Barbara pulled her family from the church after the affair. When Mae was nine and Charlie seven, Barbara slept with another man for a year while their father worked the graveyard shift as a police officer. This man was a Mormon too with his own family, a pair of teenage twin girls who would occasionally babysit Mae and Charlie. Mae’s father forced Barbara to sit down with their daughters and take responsibility. He didn’t want his children thinking this mess was his fault. It was two days after Christmas, the tree still in the living room, the stockings hanging on the fireplace. They sat on the couch. Their mother stood in front of them. Mae remembered Charlie asking, what’s an affair? On the green carpet, beside their dangling feet, were two expensive dolls they hadn’t expected to receive in tiny wooden beds their father built in the garage. One Christmas, too many secrets.

Their mother turned from the only life they had known. They stopped going to church on Sunday, Family Home Evening on Monday was off calendar. Wednesday night pot lucks were done. The subject was closed. The picture focused slightly when Mae was fourteen. Going through a junk drawer in the kitchen, she came across a folded letter. Opening it, she read, “The Church of Jesus Christ of Latter Day Saints.” It was a list of classes and counseling appointments Barbara was supposed to attend to regain her salvation. The list was profuse, the language harsh. Mae approached her mother, letter in hand, Barbara’s face flamed. She said she would never talk about it, don’t ask again.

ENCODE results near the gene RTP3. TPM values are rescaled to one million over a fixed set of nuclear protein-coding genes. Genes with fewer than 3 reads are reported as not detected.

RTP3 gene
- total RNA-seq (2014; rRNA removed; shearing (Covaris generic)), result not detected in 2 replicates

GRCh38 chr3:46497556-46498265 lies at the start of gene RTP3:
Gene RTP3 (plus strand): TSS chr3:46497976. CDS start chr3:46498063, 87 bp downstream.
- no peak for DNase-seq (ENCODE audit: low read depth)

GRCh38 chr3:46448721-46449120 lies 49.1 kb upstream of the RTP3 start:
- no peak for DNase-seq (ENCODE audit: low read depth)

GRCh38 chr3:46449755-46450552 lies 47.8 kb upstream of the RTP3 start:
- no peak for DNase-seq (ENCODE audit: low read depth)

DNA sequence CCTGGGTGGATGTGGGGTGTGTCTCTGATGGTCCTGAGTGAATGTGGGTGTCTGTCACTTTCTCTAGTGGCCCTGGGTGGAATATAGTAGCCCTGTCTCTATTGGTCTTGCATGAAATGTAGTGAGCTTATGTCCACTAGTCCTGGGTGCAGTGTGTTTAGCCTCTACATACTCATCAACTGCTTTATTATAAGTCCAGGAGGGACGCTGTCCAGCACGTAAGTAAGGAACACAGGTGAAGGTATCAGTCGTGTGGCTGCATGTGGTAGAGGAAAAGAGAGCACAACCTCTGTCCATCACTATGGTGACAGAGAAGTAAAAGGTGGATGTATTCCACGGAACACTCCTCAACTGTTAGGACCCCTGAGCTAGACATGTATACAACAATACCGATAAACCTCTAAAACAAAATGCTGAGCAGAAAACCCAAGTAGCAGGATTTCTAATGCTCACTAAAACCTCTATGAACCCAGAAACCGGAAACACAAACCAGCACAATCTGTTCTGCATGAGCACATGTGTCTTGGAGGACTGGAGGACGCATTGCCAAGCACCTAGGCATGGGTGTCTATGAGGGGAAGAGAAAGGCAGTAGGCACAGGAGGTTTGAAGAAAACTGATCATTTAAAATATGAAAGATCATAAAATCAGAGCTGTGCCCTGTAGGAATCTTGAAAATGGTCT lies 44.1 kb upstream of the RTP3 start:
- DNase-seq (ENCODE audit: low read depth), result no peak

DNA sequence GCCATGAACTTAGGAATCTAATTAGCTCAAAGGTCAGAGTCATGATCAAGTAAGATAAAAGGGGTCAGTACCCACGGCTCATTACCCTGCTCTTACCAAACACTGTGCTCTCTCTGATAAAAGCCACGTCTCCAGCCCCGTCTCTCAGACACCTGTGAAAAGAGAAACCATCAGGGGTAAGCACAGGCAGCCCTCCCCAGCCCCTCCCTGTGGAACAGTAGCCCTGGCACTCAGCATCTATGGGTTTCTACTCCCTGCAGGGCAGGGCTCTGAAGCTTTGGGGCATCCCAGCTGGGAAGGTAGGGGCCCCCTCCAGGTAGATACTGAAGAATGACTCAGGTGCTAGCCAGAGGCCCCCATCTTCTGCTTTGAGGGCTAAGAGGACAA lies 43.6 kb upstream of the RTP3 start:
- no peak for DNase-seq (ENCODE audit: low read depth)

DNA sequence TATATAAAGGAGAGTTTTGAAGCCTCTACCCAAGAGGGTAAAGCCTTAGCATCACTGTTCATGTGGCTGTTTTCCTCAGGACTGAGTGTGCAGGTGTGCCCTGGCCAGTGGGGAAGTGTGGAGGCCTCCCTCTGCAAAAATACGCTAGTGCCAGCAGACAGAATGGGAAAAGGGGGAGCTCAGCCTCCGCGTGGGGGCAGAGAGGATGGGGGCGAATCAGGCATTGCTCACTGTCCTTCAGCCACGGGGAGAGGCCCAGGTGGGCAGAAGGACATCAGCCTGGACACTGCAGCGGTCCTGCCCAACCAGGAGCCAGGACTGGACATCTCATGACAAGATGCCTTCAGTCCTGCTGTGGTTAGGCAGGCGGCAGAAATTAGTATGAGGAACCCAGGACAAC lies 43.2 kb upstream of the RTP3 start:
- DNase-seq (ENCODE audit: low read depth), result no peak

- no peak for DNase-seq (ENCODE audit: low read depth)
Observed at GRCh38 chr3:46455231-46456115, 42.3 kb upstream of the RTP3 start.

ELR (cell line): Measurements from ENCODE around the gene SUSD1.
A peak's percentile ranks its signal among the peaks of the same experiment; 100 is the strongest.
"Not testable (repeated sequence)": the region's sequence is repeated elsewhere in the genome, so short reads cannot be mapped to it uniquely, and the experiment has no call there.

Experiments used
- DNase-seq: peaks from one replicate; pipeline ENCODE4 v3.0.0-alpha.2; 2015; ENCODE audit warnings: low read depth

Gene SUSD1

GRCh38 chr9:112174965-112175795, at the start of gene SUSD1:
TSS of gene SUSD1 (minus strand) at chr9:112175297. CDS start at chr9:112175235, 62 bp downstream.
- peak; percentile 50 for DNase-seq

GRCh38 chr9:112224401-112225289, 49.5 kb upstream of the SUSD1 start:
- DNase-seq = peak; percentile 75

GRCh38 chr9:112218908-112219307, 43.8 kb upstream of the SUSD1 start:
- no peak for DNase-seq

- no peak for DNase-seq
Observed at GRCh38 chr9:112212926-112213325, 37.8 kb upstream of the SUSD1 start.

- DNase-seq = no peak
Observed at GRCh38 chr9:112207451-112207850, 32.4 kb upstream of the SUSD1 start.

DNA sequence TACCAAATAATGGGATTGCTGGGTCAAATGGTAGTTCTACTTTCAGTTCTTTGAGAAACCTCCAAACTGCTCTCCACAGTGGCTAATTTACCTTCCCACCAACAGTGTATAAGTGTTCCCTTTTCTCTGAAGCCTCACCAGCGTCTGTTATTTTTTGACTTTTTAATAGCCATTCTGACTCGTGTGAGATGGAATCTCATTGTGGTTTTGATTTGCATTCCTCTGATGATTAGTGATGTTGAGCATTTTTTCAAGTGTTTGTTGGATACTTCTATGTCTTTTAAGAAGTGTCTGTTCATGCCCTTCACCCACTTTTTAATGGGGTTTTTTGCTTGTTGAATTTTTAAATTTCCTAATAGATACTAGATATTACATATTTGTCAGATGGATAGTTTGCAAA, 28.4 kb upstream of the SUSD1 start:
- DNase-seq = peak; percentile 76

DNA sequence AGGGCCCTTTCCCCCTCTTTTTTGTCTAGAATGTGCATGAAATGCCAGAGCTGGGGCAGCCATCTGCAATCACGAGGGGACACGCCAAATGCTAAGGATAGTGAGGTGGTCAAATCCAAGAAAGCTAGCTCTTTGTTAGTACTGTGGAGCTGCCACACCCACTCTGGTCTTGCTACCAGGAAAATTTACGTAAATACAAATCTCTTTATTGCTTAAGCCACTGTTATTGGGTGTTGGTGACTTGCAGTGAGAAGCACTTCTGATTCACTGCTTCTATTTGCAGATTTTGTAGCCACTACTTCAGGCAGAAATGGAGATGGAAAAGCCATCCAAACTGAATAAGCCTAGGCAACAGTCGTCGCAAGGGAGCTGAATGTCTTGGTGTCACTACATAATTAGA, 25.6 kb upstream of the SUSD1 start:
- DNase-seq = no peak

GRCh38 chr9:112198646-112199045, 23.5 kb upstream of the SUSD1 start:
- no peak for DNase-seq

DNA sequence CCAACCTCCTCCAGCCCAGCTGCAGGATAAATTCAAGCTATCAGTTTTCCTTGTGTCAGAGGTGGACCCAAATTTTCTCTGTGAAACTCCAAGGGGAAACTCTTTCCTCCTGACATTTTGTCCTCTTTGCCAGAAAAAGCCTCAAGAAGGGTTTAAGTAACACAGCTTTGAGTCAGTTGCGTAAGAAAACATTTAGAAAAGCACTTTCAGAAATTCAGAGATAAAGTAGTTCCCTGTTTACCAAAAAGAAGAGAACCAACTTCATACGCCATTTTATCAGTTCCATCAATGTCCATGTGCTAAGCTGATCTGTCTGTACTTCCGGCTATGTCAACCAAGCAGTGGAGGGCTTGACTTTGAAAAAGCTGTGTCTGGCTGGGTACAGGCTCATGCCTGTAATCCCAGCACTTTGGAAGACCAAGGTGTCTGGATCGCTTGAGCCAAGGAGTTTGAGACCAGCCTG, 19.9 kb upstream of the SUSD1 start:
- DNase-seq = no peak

Mae’s most infamous standoff was during a family dinner at Grandma’s. Barbara’s six siblings convened once every two months for a dinner of skillet fried pork chops, canned green beans and Jello in wine goblets with clouds of whipped cream on top. The table was set, butter softening on a crystal plate and baby dill pickles in antique dishes. The family waited for Grandma to take her seat. She always wore clip on earrings. They smacked her neck as she walked. Her hair dyed black, teased in a high, curly nest on her head she came in, hovering over the enormous table.